Asian scale is on the attack throughout Central Florida. It has been found in almost every county in Central Florida (see map). Now with increased publicity throughout Florida, more and more people are finding they have the pest and are looking for answers.
Some recommendations from Dave Witt in treating this problem:
Unlike the native magnolia scale this Asian import will go below ground and infest the root stock. You have 2 options, pull the plant (plus the soil that immediately surrounds it) and soak the entire thing in a solution of oil/soap, then insecticide of your choice (mine w/ be to add Orthene to another oil mix); remove and destroy (burn – no landfills) the foliage first. 2nd choice w/be ground-soak the entire area in and around the root zone including the entire plant; the orthene w/be more “environmentally friendly” for this than other systemic pesticides, it’ll break down quickly in the soil. The crawlers are below ground and inside the stem (any crevices/leaf bases, etc.). Removing the foliage reduces your target area and the plant should recover quicker. The scale can be wind blown to other plants, so any adjacent to any infestation should be treated accordingly. Have fun … and stay w/ oil treatments every 2 wks for a few months afterwards, especially for any valuable stuff. It’s been found recently in the top half of Brevard County, so it is moving north.
Natural Predators of Asian Scale to be introduced in Tampa:
It seems the USDA is now preparing to do something to help prevent a Sago Palm extinction in Central Florida. It seems Tampa is now considered officially to have an epidemic of Asian Scale and we will be getting some parasitic wasps from Asia that specifically eat Asian Scale. In fact these bugs are so efficient and eating most of the bugs off sagos that people in Asia do not see infestations of Asian scale as badly as we have seen here in Florida. Hillsborough County is expected to have 5 areas targeted for release of the wasps. Currently the extension agent for Hillsborough County is trying to determine the worst infestations are located and release the wasps at these locations. CFPACS members are assisting the Extension Service as possible and will be helping with observations as to the effectiveness of the wasps. Here is part of the official e-mail sent to horticultural professionals recently. If you can offer some information, you are invited to participate as well.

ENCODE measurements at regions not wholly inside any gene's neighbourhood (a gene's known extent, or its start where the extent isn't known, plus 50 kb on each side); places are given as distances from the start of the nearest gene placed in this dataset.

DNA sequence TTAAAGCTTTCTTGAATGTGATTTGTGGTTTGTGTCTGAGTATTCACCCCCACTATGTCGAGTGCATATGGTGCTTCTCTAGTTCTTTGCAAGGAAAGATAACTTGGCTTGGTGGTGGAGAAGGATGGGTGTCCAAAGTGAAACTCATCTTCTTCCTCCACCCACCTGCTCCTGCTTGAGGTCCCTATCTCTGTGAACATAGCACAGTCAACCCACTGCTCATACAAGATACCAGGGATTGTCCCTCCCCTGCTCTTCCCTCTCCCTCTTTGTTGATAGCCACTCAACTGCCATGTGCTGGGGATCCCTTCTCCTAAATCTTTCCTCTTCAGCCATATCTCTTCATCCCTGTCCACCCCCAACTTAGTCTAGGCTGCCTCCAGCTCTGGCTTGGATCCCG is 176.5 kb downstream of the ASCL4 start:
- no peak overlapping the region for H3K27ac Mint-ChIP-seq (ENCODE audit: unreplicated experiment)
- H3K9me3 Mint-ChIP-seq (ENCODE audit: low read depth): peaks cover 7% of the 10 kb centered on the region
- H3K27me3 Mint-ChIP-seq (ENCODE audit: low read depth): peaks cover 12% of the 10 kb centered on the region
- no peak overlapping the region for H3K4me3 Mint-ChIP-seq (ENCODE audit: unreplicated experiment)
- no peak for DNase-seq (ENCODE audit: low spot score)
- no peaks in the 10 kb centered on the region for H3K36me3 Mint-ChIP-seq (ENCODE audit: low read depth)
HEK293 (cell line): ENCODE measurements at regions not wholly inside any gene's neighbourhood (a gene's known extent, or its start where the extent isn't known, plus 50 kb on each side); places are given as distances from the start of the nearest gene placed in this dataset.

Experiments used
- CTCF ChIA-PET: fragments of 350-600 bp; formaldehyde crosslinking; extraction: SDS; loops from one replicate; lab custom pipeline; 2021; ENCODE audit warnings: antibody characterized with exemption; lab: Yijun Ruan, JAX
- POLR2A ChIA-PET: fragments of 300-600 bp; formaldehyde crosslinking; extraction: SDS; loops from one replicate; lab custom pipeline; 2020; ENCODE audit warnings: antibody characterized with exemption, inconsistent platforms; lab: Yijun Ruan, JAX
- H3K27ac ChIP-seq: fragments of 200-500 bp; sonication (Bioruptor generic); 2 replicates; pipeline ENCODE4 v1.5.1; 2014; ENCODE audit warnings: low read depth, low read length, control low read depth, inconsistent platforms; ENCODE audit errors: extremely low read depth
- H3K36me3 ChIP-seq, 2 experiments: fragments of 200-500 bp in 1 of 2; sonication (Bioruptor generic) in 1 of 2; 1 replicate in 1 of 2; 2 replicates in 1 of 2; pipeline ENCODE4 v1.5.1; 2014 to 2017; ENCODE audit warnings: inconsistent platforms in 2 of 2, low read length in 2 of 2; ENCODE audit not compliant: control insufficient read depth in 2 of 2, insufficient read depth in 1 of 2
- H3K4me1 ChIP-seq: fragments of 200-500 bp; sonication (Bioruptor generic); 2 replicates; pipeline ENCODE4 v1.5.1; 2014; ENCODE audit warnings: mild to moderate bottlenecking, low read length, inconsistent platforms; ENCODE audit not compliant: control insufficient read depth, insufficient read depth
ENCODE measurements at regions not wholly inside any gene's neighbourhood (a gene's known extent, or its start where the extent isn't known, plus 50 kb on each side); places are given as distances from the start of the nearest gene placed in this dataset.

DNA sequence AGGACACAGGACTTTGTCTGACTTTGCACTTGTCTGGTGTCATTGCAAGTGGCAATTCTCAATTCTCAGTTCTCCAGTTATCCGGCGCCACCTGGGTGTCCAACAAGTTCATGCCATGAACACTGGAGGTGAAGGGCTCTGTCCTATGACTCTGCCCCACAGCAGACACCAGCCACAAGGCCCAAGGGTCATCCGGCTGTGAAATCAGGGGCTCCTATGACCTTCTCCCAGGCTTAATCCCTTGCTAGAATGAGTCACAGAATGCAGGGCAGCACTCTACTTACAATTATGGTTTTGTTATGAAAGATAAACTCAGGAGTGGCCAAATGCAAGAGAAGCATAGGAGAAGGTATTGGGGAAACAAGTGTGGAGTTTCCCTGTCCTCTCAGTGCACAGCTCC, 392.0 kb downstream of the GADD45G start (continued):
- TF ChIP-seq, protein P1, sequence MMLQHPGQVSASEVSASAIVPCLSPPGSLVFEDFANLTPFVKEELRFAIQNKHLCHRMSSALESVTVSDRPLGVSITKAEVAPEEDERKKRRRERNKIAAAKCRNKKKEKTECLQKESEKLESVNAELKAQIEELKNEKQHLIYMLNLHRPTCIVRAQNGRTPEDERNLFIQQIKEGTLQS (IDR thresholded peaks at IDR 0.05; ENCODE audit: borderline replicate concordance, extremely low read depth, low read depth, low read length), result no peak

The ProHort website now has some information on Asian cycad scale, some links and a survey for you to fill out. Several different recommendations currently exist. A publication is in the works that will try to sort these out and present our best recommendations. That should be available and on the ProHort website this week.
Research in Miami in the late 90’s identified and imported some predators / parasites of this pest that were later released and appear to have had a significant impact. As a result we have arranged to have some predatory wasps sometime in the next 2-3 weeks.
Now we need to identify the hotspots or localized areas that have a serious infestation to use for the release. In other words, we need your eyes to help locate infestations across Hillsborough County. Then we need you to fill in the online survey to help us identify the precise location of the infestation and the severity of the infestation.
The parasitic wasp releases will be based on the information you provide.
Please don’t delay – when you see an infestation, make a note of the address, city and severity of the infestation. When you get a chance, go to the ProHort website ( http://prohort.ifas.ufl.edu/index.htm ). Near the bottom left corner of the homepage is a link to the Asian cycad scale page. On that page is a link to the online survey. All you do is fill in the blanks and click on the submit button. The website will automatically send me an e-mail with your information included
Dave Palmer – Extension Agent I
Professional Horticulture Services
5339 County Road 579
Seffner, Fl., 33584-3334
Since we first reported the situation in Tampa back in August 2001, the problem is getting worst. Reports of Asian Scale sightings are becoming common in almost central and south Florida towns. Areas just seeing the scale for the first time, just 6 months ago are now becoming so infested that its hard to find a Sago palm that is “not” covered with scale. Extremely persistent and difficult to get rid of. Many report that if you treat the sago with pesticides consistently enough, you can rid the plant of the scale, while others are insisting the bug has the ability to armor itself away from pesticides and keep coming back because you cant completely kill them off a plant once infested. Some will remain in armor or dormant like state and try again for life after treatment is relaxed.